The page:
fourth beats in the bar, giving rise to the new sound. The drums were                                                                                                      taken from traditional Jamaican drumming and marching styles.


                                                                                           To create the ska beat, Prince Buster essentially flipped the R&B shuffle                                                                                                  beat, stressing the offbeats with the help of the guitar. Prince Buster has

                                                                                           explicitly cited American rhythm & blues as the origin of ska, specifically

                                                                                           Willis Jackson's song " Later for the Gator " which was Coxsone Dodd's

                                                                                           number one selection and Duke Reid's number one spin "Hey Hey Mr.

                                                                                           Berry", to this day by an unidentified artist and with this given title (The

                                                                                           Northern Soul DJs used to cover up the identity of records to prevent                                                                                                      other DJs from finding copies), the joke amongst surviving Jamaican           Sound men who were there at the time being that "This is the one the Duke took to the grave with him".


The first ska recordings were created at facilities such as Studio One and WIRL Records in Kingston, Jamaica with producers such as Dodd, Reid, Prince Buster, and Edward Seaga. The ska sound coincided with the celebratory feelings surrounding Jamaica's independence from the UK in 1962; an event commemorated by songs such as Derrick Morgan's "Forward March" and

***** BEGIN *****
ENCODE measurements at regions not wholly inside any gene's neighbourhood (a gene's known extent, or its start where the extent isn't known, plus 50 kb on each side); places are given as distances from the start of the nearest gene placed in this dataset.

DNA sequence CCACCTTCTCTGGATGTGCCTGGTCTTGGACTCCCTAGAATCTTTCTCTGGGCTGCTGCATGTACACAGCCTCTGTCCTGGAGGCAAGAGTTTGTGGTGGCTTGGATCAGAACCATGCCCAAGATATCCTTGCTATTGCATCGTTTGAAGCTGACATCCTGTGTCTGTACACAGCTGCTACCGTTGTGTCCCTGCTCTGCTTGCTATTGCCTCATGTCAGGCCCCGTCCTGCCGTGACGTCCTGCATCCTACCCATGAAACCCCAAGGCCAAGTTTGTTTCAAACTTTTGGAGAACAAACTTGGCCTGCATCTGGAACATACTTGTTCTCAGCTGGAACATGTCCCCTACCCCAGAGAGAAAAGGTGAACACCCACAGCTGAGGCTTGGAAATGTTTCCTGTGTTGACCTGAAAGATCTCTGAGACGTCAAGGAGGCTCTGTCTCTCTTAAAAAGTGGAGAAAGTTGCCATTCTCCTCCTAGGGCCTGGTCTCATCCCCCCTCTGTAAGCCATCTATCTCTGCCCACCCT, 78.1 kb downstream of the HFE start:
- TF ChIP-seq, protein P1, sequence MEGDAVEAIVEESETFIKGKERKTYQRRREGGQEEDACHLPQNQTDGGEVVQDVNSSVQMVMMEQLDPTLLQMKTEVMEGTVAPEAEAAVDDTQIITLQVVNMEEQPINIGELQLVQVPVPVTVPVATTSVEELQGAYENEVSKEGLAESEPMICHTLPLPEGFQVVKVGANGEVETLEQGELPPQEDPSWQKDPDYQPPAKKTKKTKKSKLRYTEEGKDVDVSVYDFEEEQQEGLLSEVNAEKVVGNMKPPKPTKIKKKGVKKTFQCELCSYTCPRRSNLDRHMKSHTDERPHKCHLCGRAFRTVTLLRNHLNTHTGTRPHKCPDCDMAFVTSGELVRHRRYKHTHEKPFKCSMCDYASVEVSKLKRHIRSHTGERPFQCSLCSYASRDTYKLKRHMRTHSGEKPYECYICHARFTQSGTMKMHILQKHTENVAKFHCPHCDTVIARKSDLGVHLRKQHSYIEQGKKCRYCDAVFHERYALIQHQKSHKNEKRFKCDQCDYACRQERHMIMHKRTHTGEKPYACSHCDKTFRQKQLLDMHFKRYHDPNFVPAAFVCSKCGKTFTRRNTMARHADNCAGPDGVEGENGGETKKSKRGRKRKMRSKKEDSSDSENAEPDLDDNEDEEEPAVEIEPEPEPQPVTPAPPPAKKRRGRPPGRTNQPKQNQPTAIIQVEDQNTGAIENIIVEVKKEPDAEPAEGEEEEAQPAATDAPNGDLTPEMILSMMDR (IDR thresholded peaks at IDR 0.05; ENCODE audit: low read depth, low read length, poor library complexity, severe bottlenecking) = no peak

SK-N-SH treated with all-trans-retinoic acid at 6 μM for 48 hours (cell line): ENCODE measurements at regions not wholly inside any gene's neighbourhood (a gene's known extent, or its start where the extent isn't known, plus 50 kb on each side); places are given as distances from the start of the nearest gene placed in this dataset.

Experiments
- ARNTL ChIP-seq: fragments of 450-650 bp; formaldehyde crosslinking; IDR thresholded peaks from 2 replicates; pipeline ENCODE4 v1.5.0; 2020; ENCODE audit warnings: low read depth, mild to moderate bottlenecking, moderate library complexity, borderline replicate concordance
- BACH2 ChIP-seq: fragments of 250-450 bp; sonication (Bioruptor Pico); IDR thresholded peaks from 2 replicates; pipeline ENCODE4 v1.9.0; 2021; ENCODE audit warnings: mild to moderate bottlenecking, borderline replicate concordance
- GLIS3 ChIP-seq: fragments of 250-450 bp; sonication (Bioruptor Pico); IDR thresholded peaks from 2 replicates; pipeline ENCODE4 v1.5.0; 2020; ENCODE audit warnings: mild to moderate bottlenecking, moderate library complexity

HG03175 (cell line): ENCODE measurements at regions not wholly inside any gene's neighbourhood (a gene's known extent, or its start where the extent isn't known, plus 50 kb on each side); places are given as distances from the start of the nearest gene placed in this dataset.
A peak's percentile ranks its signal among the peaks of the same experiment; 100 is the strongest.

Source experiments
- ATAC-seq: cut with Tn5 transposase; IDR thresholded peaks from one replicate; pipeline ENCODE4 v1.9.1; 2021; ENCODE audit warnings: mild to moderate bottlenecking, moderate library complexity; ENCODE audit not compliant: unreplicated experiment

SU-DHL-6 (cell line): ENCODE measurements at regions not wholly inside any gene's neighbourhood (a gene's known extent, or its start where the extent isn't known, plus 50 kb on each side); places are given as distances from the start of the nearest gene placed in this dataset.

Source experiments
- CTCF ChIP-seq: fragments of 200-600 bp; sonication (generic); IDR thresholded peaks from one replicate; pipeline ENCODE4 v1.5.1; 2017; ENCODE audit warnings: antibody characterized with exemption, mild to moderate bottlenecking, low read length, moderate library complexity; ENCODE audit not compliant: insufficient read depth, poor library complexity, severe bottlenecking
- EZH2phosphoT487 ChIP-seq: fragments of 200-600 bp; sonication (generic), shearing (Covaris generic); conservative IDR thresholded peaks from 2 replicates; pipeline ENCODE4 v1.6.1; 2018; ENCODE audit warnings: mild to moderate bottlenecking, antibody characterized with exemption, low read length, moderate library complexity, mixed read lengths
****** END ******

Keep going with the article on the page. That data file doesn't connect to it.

"The Skatalites' "Freedom Sound.


Newly independent Jamaica ratified the Berne Convention for the Protection of Literary and Artistic Works in 1994. Until then the country didn't honor international music copyright protection. This created a large number of cover songs and reinterpretations. One such cover was   Millie Small's  version of the R&B/ shuffle tune, "My Boy Lolly pop" first recorded in New York in 1956 by 14 year old Barbie Gaye. Smalls' rhythmically similar version, released in 1964, was Jamaica's first commercially successful international hit. With over seven million copies sold, it remains one of the best selling reggae/ska songs of all time.


Many other Jamaican artists would have success recording instrumental ska versions of popular American and British music, such as Beatles songs,  Motown and Atlantic soul hits , movie theme songs and surf rock instrumentals. The Wailers covered The

Beatles' "And I Love Her", and radically reinterpreted Bob Dylan's "Like a Rolling Stone". They also created their own versions of Latin-influenced music from artists such as Mongo Santa maria.


Byron Lee & the Dragonaires performed ska with Prince Buster, Eric "Monty" Morris, and Jimmy Cliff at the 1964 New York World's Fair. As music changed in the United States, so did ska. In 1965 and 1966, when American soul music became slower and smoother, ska changed its sound accordingly and evolved into  rocksteady . However, rocksteady's heyday was brief, peaking in 1967. By 1968, ska evolved again into reggae.


The 2 Tone genre, which began in the late 1970s in Coventry, England, and was a fusion of Jamaican ska rhythms and melodies with punk rock's more aggressive guitar chords and lyrics. Compared to 1960s ska, 2 Tone music had faster tempos, fuller instrumentation and a harder edge. The genre was named after 2 Tone Records, a record label founded by  Jerry Dammers  of The Specials. In many cases, the reworking of classic ska songs turned the originals into hits again in the United Kingdom.


The 2 Tone movement promoted racial unity at a time when racial tensions were high in the UK. There were many Specials songs that raised awareness of the issues of racism, fighting and friendship issues. Riots in British cities were a feature during the summer that The Specials song " Ghost Town " was a hit, although this work was in a slower, Reggae beat. Most of the 2 Tone bands had multiracial lineups, such as The Beat (known as The English Beat in North America and the British Beat in Australia), The Specials, and The Selecter. Although only on the 2 Tone label for one single, Madness was one of the most effective bands at bringing the 2 Tone genre into the mainstream. The music of this era resonated with white working class youth and West Indian immigrants who experienced the struggles addressed it in the lyrics.


 Third wave ska  originated in the 1980s and became commercially

successfull in the 1990s. Although some third wave ska has a traditional

1960s sound, most third wave ska is characterised by dominating guitar riffs

and large horn sections.


By the early 1980s, 2 Tone-influenced ska bands began forming throughout

the United States.  The Uptones  from Berkeley, California and The Toasters

from New York City — both formed in 1981 — were among the first active

ska bands in North America. They are both credited with laying the

groundwork for American ska and establishing scenes in their respective



In Los Angeles around the same time,  The Untouchables  also formed.

While many of the early American ska bands continued in the musical